An Article by Anjana Ranjan in The Hindu
The most important member of a Bharatanatyam orchestra is, arguably, the nattuvanar. This is the person who plays the set of cymbals known simply as talam.
The pair of talams consists of two cymbals made of different kinds of metal alloys. Though cymbals are of various kinds, used in classical and light music the world over, those used in Bharatanatyam and Kuchipudi are heavier and have a greater responsibility, so to speak.
This can be said because the sounds produced by tapping the cymbals at various angles represent the different sounds of the dancer’s feet when they make contact with the ground.
For example, striking the ground with a flat foot creates a particular sound, and placing the heel on the ground creates almost no sound. When these two movements are alternated, the resultant sound pattern alternates hard and soft beats. These beats create syncopated patterns, and all are accurately reproduced by the trained nattuvanar. Besides, the talams are used for effects, such as bell sounds, as well.
Well versed in the art Traditionally, nattuvanars were the gurus of Bharatanatyam. Because they were as well versed in the art of dance as music, and often were the choreographers of the dance too, they were in the best position to provide nattuvangam for a dancer.
In this traditional approach, the nattuvanar was considered the conductor of the entire programme and is still referred to as such. Jayadeva, in one of his famous ashtapadis, gave his mudra name as “Padmavati Charana Chaarana Chakravarti,” referring to himself as the one who was as a king to Padmavati’s dancing feet.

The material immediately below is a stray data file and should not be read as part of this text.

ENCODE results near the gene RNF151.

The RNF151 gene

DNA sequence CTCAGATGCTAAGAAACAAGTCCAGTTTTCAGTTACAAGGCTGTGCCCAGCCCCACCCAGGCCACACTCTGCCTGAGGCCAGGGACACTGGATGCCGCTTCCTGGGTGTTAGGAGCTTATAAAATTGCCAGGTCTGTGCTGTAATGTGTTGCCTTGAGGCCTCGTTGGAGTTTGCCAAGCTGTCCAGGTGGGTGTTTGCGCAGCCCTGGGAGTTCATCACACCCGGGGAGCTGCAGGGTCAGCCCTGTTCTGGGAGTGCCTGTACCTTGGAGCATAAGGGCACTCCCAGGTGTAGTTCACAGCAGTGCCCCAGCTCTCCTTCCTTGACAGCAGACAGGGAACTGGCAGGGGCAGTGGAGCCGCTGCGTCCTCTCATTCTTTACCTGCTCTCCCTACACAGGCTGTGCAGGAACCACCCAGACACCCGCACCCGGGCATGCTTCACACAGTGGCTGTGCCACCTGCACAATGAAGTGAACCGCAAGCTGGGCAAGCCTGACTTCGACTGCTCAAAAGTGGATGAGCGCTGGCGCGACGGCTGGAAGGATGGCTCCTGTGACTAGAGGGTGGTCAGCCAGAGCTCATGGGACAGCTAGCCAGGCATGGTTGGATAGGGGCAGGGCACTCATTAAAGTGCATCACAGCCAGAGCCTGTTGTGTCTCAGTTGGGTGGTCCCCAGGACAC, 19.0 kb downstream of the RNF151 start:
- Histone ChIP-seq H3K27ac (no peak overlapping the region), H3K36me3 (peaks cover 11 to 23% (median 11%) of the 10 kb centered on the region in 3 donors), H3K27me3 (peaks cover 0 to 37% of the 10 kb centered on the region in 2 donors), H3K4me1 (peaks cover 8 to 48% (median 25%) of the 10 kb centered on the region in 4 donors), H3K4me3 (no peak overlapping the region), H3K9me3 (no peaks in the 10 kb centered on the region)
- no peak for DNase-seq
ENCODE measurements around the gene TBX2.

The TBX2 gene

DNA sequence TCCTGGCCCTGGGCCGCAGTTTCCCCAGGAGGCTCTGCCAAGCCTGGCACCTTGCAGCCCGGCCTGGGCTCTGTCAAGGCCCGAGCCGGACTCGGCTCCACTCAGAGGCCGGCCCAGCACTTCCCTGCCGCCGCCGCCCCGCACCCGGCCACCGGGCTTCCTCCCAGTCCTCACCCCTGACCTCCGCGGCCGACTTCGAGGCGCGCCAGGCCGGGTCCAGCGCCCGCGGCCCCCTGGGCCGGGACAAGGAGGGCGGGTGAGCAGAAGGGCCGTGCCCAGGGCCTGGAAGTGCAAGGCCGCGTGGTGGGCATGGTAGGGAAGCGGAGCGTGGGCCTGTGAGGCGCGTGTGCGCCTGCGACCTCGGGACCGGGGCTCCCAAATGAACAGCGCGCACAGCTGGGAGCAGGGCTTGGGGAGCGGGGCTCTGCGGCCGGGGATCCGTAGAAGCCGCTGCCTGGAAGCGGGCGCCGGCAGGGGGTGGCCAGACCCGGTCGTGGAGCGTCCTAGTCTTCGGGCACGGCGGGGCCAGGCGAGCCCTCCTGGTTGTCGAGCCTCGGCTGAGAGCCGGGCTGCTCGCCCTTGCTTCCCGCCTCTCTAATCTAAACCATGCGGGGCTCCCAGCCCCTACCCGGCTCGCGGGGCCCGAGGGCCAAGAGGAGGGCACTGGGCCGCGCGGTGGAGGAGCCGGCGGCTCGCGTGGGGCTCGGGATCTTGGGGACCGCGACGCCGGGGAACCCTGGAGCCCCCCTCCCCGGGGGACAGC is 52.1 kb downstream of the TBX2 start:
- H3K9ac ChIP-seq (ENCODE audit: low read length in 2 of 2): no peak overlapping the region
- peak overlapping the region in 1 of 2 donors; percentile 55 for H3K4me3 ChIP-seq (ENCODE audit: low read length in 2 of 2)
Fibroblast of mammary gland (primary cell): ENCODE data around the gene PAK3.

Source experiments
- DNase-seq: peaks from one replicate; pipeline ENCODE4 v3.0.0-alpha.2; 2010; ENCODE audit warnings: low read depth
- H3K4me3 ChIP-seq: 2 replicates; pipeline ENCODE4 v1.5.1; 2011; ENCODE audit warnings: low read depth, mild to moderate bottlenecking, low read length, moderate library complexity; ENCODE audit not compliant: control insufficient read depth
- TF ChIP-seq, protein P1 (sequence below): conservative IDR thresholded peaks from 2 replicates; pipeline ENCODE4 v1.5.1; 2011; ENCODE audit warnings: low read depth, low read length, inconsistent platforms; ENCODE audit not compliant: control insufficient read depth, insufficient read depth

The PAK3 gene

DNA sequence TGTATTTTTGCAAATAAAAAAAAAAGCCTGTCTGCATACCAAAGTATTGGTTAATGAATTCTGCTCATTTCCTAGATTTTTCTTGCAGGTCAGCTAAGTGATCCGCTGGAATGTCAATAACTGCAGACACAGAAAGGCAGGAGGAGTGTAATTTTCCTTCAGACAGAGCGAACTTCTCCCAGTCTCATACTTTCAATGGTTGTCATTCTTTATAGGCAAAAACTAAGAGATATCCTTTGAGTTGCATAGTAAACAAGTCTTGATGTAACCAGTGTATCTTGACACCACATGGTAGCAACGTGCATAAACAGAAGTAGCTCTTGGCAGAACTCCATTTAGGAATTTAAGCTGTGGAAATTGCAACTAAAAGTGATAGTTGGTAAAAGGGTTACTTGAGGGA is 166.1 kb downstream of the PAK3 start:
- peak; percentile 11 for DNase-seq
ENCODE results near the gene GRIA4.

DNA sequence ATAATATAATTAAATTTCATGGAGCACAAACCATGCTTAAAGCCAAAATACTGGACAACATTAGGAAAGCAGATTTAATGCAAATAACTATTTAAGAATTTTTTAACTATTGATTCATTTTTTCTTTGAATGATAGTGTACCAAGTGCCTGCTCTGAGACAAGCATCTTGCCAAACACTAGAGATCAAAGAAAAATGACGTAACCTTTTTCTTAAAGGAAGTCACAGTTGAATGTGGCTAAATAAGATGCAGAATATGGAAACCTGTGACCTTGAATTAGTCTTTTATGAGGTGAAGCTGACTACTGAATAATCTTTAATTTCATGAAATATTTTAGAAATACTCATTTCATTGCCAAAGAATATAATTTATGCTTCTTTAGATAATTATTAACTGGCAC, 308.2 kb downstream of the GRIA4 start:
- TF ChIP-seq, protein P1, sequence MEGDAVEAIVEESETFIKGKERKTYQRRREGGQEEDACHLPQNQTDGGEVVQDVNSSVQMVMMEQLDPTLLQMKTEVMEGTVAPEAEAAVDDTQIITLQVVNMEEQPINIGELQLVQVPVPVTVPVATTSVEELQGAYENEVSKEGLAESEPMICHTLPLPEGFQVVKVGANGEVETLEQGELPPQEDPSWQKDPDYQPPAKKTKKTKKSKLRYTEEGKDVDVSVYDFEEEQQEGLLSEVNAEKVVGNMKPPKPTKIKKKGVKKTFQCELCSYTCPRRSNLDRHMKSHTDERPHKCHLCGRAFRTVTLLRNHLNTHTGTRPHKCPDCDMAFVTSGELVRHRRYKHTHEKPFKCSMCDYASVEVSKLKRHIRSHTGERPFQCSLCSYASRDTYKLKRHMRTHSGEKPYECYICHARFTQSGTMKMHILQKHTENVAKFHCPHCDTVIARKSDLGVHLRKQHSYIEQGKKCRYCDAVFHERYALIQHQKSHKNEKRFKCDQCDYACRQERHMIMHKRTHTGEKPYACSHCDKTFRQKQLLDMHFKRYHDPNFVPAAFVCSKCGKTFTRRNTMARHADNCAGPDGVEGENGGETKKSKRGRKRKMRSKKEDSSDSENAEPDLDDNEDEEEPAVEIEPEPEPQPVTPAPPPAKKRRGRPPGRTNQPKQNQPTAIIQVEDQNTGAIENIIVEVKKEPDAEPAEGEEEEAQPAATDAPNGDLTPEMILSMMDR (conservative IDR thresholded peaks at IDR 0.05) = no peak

Today, however, nattuvanars often work with dancers in the same manner as other accompanists. Since they are not familiar with the compositions from inception, they follow the footwork of the dancer, rather than guide it.
Of the two cymbals, the larger one that produces the bass sound is made of iron, while the treble sound comes from the brass cymbal held in the right hand. “In olden days it was made of the five-metal alloy used in creating statues as of Nataraja, etc., but this difficult practice was gradually given up,” says G. Elangovan, who hails from a traditional family of Bharatanatyam gurus.
As in all musical devices, the talam should adhere to a particular pitch to help it blend mellifluously with the rest of the orchestra. Of course the cymbals themselves cannot be tuned, but the pitch of the set can be altered by changing the right-hand one.
Not many nattuvanars do change the pitch of their talam however.
Steady tempo The Kumbakonam area, known also for its brass oil lamps, is known for traditional manufacturers of the talam. Earlier made by hand by ironsmiths, the heavier talams, say nattuvanars, are helpful in maintaining a steady tempo. Today, perhaps in keeping with escalating costs and less demanding customers, the weight of the talams available in the market is much less than before. “This may also be because they are created using a die,” says Elangovan.
- Talam/Cymbals Type non-tuned percussion instrument
- Stream Classical, western and light music
- Made of Iron and Brass
- Exponents G.Elagovan, Seetaram Sarma, Adyar Lakshman. T.Sankaran….
Contact Smt. Jayakamala Pandian, daughter and disciple of Guru Sri Swamimalai.K. Rajaratnam Pillai if you would like to learn/brush up your nattuvangum skills in person or online. She can be contacted at firstname.lastname@example.org